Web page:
Overlapping eligibility to different biologics for severe asthma is still challenging, especially when addressing the same target. We aimed to characterize severe eosinophilic asthma patients according to their maintained or reduced response to mepolizumab over time and to explore baseline variables significantly associated with the occurrence of switching to benralizumab. We performed a multicentre retrospective observational study evaluating OCS reduction, exacerbation rate, lung function, exhaled nitric oxide levels (FeNO), Asthma control test (ACT), and blood eosinophil concentrations at baseline and before and after switching occurrence among 43 female and 25 male patients with severe asthma aged 23 to 84 years. Younger age, higher OCS daily dose and lower blood eosinophils at baseline were associated with a significantly higher risk (odds) for switching occurrence. All the patients showed an optimal response to mepolizumab, up to six months. The need for switching, according to the above-mentioned criterion, occurred for 30 out of 68 patients after a median time of 21 months (Q1–Q3: 12–24) from mepolizumab initiation. At the follow-up time-point after the switch (median time: 31 months, Q–Q3: 22–35), all the outcomes substantially improved and no cases of poor clinical response to benralizumab were detected. Although the small sample size and the retrospective design represent major limitations, to our knowledge, our study provides the first real-word focus on clinical variables potentially predicting a better response to anti IL-5r in patients fully eligible for both mepolizumab and benralizumab and suggests that in late non responder patients to mepolizumab, more robustly targeting the IL-5 axis may be effective.

Benralizumab Efficacy in Late Non-Responders to Mepolizumab and Variables Associated with Occurrence of Switching: A Real-Word Perspective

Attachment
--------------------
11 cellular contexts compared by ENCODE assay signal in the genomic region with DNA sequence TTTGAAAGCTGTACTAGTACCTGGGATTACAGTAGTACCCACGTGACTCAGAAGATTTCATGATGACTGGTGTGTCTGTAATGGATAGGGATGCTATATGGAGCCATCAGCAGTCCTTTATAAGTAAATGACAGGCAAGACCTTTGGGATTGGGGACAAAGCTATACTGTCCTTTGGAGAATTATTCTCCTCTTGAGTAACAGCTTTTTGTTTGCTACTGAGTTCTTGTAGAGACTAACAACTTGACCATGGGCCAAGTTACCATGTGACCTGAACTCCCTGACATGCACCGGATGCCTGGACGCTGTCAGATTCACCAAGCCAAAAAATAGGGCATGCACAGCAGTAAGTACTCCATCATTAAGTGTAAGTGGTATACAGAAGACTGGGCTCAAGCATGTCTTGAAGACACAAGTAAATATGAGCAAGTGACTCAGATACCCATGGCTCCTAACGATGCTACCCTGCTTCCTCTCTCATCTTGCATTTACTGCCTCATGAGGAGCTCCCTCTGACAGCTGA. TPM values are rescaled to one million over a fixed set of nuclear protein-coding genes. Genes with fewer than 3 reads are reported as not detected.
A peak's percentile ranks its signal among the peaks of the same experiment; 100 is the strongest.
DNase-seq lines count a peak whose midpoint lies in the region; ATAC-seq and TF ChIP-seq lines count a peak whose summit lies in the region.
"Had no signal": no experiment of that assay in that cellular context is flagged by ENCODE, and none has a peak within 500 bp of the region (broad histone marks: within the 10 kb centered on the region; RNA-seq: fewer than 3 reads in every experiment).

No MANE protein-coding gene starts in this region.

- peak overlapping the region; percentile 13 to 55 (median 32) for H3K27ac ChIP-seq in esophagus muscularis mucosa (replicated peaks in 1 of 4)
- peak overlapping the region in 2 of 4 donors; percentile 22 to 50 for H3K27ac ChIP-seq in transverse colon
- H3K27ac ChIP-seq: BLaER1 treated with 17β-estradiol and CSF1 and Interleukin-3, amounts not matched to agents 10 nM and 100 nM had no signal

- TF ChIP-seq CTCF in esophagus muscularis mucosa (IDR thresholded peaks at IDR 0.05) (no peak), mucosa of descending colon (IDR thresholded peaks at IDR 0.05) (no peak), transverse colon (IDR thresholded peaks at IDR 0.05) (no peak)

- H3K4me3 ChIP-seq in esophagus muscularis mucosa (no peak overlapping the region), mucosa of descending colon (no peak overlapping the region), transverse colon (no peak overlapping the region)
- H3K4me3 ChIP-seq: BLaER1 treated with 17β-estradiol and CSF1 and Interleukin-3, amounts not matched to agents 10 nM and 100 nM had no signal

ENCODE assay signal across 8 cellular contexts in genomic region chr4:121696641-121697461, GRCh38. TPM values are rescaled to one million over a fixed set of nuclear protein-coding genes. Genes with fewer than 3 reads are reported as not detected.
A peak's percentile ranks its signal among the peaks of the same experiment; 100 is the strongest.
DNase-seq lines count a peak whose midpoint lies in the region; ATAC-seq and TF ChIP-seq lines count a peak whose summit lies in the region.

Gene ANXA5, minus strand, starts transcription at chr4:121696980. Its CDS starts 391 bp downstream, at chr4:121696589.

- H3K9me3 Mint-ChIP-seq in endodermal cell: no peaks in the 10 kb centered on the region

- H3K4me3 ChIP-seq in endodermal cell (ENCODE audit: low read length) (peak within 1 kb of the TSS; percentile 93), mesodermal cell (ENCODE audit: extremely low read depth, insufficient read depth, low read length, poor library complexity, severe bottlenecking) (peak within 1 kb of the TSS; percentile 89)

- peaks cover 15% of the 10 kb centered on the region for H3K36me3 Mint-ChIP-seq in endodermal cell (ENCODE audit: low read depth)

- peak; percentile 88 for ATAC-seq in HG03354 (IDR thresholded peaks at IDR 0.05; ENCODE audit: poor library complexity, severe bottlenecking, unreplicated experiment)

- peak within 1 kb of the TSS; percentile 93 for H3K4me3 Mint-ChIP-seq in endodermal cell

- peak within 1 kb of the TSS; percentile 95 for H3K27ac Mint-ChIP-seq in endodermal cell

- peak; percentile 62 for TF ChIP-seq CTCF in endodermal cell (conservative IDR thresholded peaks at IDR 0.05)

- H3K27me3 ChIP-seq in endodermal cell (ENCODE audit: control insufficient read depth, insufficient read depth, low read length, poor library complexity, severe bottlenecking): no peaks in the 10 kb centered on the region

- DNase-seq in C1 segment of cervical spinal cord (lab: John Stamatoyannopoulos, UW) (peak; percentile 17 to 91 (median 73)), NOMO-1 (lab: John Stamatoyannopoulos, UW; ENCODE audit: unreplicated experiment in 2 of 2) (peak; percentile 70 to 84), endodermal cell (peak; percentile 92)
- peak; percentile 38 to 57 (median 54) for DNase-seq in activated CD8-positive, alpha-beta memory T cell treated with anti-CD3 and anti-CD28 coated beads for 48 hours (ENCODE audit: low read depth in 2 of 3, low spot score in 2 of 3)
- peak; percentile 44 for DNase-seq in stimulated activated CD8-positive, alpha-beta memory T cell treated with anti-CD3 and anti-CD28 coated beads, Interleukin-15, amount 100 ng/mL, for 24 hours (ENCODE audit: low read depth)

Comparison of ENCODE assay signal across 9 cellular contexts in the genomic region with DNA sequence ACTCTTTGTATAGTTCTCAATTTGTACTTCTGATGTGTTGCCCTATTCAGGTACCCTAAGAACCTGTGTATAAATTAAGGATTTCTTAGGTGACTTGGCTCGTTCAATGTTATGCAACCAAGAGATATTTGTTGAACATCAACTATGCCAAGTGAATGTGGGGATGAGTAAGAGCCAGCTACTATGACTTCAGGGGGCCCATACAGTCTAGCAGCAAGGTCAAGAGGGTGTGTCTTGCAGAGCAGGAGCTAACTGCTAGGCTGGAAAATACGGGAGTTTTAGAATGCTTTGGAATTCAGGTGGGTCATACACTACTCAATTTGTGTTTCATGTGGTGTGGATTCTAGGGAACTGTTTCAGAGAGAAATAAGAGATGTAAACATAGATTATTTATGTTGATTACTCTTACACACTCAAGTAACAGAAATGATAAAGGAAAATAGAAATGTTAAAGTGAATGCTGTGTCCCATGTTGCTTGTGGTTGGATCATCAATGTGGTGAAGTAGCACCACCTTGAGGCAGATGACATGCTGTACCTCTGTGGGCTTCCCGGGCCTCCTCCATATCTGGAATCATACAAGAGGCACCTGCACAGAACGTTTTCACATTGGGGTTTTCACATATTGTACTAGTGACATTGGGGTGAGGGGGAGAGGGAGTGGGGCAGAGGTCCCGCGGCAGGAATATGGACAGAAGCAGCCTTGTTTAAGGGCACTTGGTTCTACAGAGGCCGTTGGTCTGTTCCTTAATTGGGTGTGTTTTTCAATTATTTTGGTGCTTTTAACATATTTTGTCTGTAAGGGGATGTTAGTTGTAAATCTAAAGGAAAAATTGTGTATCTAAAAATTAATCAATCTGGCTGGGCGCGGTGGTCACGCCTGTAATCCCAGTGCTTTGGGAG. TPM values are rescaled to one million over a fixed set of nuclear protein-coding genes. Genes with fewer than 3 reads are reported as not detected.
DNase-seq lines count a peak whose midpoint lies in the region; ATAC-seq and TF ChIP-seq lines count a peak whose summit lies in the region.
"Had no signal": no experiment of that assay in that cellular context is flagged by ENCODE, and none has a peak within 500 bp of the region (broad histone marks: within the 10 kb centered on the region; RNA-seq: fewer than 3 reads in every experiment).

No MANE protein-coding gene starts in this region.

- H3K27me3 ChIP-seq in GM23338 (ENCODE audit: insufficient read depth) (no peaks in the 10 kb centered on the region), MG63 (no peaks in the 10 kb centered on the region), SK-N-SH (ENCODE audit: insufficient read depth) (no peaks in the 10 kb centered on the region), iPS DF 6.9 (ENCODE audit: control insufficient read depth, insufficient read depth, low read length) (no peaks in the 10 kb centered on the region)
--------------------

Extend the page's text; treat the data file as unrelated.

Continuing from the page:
Guarnieri G.;Pelaia G.;
2023-01-01

Abstract

Overlapping eligibility to different biologics for severe asthma is still challenging, especially when addressing the same target. We aimed to characterize severe eosinophilic asthma patients according to their maintained or reduced response to mepolizumab over time and to explore baseline variables significantly associated with the occurrence of switching to benralizumab. We performed a multicentre retrospective observational study evaluating OCS reduction, exacerbation rate, lung function, exhaled nitric oxide levels (FeNO), Asthma control test (ACT), and blood eosinophil concentrations at baseline and before and after switching occurrence among 43 female and 25 male patients with severe asthma aged 23 to 84 years. Younger age, higher OCS daily dose and lower blood eosinophils at baseline were associated with a significantly higher risk (odds) for switching occurrence. All the patients showed an optimal response to mepolizumab, up to six months. The need for switching, according to the above-mentioned criterion, occurred for 30 out of 68 patients after a median time of 21 months (Q1–Q3: 12–24) from mepolizumab initiation. At the follow-up time-point after the switch (median time: 31 months, Q–Q3: 22–35), all the outcomes substantially improved and no cases of poor clinical response to benralizumab were detected. Although the small sample size and the retrospective design represent major limitations, to our knowledge, our study provides the first real-word focus on clinical variables potentially predicting a better response to anti IL-5r in patients fully eligible for both mepolizumab and benralizumab and suggests that in late non responder patients to mepolizumab, more robustly targeting the IL-5 axis may be effective.
2023
benralizumab
clinical response
mepolizumab
severe eosinophilic asthma
switch
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Utilizza questo identificativo per citare o creare un link a questo documento: https://hdl.handle.net/20.500.12317/91232
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